LM met us as we were walking through the field toward the barn. She had raced out to watch her husband play for ten minutes and then came back to meet us at the barn. We pulled tack, which is when I found the rub on Ashke's LH, and the bridle, which is when I realized the new chin strap scuffed the side of his mouth. As much as I love this bit, I can't keep using it. I'm going to have to move to the other bit I found with the same shape, that has a separate connection part for the chin strap. I rode him in it on Friday night and it was fairly decent, but he seemed more comfortable in the other one. Seems that I was wrong.

Ashke got another mash feed while I pulled his boots off. Eddy (I want to keep calling him Paddy) came over and helped finish it off. Neither horse was real excited about getting on the trailer. Ashke was given the choice of a third attempt to walk on or I was pulling out the rope, and he walked on. When we went to load Eddy, he was on and hooked to the trailer tie when he decided to back off the trailer. He pushed the door open with his butt and backed out, stretching the tie across K's face. I was telling her to unhook the quick release, which she did before the tie could break and snap back across her face. Eddy was walked around and then loaded again. This time we closed the door until K had him settled, then we cracked it to let them out. The ride home was uneventful.

All in all, it was a good ride. Ashke could have gone longer and faster, but it was good to slow down and take pictures of the foliage. I checked him this morning to make sure the rub wasn't swollen and that he was sound. It wasn't and he was. A storm is coming in, because all of my joints hurt. Hopefully, the storms will pass and we can do some kind of a ride on Saturday.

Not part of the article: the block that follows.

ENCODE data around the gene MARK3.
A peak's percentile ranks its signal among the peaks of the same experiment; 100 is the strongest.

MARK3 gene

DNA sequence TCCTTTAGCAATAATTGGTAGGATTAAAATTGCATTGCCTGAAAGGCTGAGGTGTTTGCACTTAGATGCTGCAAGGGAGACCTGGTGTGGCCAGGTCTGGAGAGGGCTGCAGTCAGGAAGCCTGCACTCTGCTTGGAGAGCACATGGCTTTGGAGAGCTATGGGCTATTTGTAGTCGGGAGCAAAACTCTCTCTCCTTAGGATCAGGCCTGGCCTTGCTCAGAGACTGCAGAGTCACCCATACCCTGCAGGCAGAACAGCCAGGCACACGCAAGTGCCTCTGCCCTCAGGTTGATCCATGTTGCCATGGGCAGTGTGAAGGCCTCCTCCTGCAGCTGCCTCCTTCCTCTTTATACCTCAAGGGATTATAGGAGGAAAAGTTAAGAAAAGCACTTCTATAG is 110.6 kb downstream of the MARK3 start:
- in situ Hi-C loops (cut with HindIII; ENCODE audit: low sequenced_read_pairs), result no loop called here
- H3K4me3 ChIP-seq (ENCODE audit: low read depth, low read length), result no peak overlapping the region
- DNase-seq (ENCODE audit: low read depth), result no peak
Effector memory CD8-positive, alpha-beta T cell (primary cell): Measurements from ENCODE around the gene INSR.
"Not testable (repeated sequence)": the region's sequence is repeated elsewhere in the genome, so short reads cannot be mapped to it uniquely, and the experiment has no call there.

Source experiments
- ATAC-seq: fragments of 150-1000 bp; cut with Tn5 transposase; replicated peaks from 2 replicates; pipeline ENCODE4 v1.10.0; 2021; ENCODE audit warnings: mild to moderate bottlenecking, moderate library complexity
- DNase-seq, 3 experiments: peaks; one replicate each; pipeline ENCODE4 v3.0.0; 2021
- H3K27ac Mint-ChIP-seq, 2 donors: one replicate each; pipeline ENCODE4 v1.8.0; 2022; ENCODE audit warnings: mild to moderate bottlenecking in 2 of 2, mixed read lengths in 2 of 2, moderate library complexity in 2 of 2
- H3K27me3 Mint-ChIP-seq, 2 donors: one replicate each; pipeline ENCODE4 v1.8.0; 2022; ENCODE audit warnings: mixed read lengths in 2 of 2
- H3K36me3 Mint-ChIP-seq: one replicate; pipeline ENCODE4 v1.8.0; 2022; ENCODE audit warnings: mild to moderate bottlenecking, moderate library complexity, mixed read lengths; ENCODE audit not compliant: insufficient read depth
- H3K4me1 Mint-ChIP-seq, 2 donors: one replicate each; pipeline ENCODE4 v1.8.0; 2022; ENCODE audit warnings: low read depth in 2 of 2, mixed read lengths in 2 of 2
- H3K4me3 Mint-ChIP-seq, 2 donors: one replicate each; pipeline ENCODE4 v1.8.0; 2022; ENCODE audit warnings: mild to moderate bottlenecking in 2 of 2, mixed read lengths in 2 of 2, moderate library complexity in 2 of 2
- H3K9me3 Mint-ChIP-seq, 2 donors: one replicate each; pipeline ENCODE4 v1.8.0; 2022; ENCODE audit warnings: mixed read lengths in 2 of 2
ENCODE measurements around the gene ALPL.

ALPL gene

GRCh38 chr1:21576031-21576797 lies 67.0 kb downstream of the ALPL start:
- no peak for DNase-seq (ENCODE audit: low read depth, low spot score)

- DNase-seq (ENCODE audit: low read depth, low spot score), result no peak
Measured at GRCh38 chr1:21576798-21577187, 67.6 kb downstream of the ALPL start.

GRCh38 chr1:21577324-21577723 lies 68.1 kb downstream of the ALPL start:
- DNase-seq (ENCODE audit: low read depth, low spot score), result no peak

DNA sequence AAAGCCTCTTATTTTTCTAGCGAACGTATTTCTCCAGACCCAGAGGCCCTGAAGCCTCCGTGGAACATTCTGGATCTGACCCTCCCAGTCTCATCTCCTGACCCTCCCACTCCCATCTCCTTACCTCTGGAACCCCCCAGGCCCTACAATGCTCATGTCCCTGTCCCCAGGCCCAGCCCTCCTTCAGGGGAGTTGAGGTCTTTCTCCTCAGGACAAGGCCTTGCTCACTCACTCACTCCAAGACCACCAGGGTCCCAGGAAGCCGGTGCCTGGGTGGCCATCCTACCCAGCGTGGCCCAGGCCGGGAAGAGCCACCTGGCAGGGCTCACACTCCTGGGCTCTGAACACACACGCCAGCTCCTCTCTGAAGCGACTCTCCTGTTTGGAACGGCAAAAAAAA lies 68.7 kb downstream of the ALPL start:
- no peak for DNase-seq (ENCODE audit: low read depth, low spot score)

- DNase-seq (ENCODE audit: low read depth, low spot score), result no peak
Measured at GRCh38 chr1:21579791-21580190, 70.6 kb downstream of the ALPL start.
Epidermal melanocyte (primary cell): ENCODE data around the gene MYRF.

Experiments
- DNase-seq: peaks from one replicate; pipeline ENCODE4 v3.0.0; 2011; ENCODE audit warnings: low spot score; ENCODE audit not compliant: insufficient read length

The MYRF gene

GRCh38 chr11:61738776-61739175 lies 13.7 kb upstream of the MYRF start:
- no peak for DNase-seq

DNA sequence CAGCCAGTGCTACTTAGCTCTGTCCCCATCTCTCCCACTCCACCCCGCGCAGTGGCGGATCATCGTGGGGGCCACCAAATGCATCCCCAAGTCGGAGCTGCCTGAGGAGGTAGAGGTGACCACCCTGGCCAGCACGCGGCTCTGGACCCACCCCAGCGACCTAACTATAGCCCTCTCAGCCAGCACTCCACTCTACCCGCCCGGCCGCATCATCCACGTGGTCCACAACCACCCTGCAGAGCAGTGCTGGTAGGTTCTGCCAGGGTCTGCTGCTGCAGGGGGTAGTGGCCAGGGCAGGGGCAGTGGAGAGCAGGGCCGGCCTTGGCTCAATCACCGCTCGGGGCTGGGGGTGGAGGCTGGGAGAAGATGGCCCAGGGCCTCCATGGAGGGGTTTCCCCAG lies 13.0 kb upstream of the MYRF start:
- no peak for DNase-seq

1. Hi - I really enjoy reading your blog, I've been following silently for a while now. I live up north (144th/I-25) I think where you started out. I've ridden Teller a few times and really like it. We always start at the trailhead off of Arapahoe and head north but the last time we rode there you could only get as far as Valmont because the trail was closed on the other side. We assumed that the bridge was out because of the flooding but it's such a nice place to ride and the views are awesome!

    1. Welcome. You should find me on facebook - by my name - and then we should plan a meetup, or group trail ride at some point.

      I think you are right about the bridge that crosses the Vrain. The banks there were devastated (lots of big rocks and the river undercut the banks) but the bridge has been replaced. It was a fun trail. Good company.

    2. I'd look you up on Facebook but I'm one of those strange people who doesn't have a Facebook account. I'm always up for a ride though maybe in the spring with the cold settling in although it looks like you enjoy the snow/cold riding - brave person. What a great thing that J rides her bike with you - love that! If there's any other way to get in touch with you let me know! Sharla

  2. Could you just leave the curb strap off or would that take away all your leverage?